Declan McKenna releases new album Zeros, combining fun, cosmic energy, and a hint of existential crisis.
With a televised Glastonbury appearance and a successful debut album by age 21, Declan McKenna shows a youthful determination to challenge topics that many older artists would rarely touch upon. His debut single Brazil tackled FIFA corruption, Paracetamol highlighted the media’s poor representation of transgender issues, and British Bombs – his 2019 single – takes aim at the British arms trade. Zeros continues the theme of discussing important topics through the art of colourful sounds and witty lyrics.
After a very riotous opening to the album, you navigate your way through swelling synths and guitar riffs, all for an asteroid to come and finish us off – and that’s just in the first track, You Better Believe!!!.
David Bowie’s influence on McKenna is obvious, with parts of the album seemingly born from the stardust left behind by Ziggy on his travels across the solar system. Be An Astronaut is a sure nod to the man – particularly the soft vocals and piano intro with a likening to Life on Mars, intensifying into bold, operatic magic. The sci-fi theme carries on in Twice Your Size, only this time with a Nashville country feel, which is the city in which the album was recorded in. Contrasting acoustic country stylings continue with Emily.
A favourite moment of existential angst is a crunchy guitar solo in The Key to Life On Earth, followed by the foreboding lyrics “Iron your suit and tie // forever until you die” over a cheery instrumental backing – if that doesn’t perfectly describe Generation Z, I don’t know what does.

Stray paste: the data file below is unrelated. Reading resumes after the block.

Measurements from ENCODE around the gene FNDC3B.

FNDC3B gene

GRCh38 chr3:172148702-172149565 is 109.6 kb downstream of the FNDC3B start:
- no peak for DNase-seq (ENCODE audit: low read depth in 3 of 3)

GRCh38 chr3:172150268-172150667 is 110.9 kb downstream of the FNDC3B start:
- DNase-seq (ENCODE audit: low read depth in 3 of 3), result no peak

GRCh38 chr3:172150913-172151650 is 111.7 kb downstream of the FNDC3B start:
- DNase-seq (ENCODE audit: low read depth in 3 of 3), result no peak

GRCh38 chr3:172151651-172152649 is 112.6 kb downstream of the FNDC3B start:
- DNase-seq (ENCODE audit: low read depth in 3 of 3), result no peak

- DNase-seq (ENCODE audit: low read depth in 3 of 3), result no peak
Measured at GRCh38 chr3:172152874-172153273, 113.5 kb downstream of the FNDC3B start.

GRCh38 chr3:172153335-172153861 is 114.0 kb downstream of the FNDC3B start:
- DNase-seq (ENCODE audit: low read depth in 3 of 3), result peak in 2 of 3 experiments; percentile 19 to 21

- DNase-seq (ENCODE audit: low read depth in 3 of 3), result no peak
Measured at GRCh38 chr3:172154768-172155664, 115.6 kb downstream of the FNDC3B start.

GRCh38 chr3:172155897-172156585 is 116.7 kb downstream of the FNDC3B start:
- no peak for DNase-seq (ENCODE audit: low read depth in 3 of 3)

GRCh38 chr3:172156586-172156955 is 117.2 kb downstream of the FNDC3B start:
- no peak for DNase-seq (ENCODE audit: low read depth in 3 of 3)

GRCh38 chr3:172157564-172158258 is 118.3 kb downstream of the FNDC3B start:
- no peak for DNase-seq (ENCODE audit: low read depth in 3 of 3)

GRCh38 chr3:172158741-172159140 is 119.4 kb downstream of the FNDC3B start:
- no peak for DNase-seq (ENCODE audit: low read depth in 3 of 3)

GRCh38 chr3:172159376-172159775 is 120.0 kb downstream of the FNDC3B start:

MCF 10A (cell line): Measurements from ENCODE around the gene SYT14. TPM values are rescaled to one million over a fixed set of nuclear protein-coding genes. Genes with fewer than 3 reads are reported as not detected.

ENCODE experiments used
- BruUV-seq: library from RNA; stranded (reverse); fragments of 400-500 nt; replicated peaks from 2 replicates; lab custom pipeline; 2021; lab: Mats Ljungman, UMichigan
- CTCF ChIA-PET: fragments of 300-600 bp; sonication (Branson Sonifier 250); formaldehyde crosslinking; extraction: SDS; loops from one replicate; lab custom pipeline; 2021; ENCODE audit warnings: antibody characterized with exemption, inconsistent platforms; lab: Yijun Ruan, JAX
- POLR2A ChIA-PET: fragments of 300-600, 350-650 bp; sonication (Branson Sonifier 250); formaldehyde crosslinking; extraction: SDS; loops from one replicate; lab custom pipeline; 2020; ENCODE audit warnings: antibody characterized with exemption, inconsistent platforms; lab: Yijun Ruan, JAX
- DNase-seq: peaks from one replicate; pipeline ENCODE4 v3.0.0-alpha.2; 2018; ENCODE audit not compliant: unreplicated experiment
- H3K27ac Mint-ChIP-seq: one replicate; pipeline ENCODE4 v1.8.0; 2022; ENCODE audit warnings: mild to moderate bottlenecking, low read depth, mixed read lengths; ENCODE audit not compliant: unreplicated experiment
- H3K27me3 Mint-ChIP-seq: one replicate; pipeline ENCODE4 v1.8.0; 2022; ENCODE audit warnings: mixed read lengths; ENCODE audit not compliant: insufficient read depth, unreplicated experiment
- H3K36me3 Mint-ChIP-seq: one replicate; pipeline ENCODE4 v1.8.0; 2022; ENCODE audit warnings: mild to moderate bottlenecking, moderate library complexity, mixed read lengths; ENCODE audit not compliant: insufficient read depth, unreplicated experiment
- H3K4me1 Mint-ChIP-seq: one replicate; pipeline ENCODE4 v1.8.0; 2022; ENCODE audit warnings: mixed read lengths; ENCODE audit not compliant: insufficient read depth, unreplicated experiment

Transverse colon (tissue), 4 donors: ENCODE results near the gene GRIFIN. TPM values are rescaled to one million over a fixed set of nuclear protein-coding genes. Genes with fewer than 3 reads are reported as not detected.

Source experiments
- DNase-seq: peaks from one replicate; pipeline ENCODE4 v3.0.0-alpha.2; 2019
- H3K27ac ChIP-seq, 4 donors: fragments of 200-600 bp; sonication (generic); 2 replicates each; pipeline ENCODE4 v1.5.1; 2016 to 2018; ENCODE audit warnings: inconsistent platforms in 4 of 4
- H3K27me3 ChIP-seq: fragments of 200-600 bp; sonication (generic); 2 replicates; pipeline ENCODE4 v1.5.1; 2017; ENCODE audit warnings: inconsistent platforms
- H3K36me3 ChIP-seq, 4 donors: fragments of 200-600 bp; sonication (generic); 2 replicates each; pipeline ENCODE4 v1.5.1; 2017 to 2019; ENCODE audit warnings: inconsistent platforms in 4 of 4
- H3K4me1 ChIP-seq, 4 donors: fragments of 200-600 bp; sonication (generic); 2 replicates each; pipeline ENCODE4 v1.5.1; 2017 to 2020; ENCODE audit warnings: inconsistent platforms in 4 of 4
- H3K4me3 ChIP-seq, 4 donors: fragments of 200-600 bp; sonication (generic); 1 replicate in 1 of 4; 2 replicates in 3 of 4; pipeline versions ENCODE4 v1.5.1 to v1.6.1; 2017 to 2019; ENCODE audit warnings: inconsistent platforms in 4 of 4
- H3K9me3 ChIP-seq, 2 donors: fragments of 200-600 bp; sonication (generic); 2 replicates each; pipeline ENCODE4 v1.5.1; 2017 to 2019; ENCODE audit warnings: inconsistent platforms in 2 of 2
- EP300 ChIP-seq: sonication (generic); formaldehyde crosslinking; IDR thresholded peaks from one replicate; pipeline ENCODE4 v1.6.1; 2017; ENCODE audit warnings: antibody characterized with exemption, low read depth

Daniel, You’re Still A Child has McKenna critiquing the perspective of the older generations and idolizing the individual journey everyone has to take to find themselves, all while singing gracefully over a pulsing bassline. Then the driving drums of Rapture continues on with Sagittarius A*, allowing McKenna’s warm tones to take centre stage.
The opening of the penultimate track Eventually, Darling sounds like it’s leading into a mosh pit-worthy banger, but instead progresses into shimmering pop. The album then comes to a close in fine form with Beautiful Faces – a politically-charged message about young people navigating their way through an intimidating modern world, delivered through blending guitar rock and upbeat pop. The track outlines the anxieties of our developing technological age with enough ambiguity to leave the audience contemplating where they belong in society.
McKenna’s music deviates from the simple, catchy lyrics that the modern industry is supplying us with at a questionably fast rate. He is a true, old soul with a mature awareness of modern issues. If this is the kind of material he is producing at just 21, his future looks exciting.